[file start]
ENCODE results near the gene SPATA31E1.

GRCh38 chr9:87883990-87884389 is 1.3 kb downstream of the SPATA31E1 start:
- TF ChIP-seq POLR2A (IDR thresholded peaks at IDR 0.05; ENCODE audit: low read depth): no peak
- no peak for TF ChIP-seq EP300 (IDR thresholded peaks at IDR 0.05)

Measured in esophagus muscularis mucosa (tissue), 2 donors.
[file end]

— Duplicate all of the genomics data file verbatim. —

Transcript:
ENCODE results near the gene SPATA31E1.

GRCh38 chr9:87883990-87884389 is 1.3 kb downstream of the SPATA31E1 start:
- TF ChIP-seq POLR2A (IDR thresholded peaks at IDR 0.05; ENCODE audit: low read depth): no peak
- no peak for TF ChIP-seq EP300 (IDR thresholded peaks at IDR 0.05)

Measured in esophagus muscularis mucosa (tissue), 2 donors.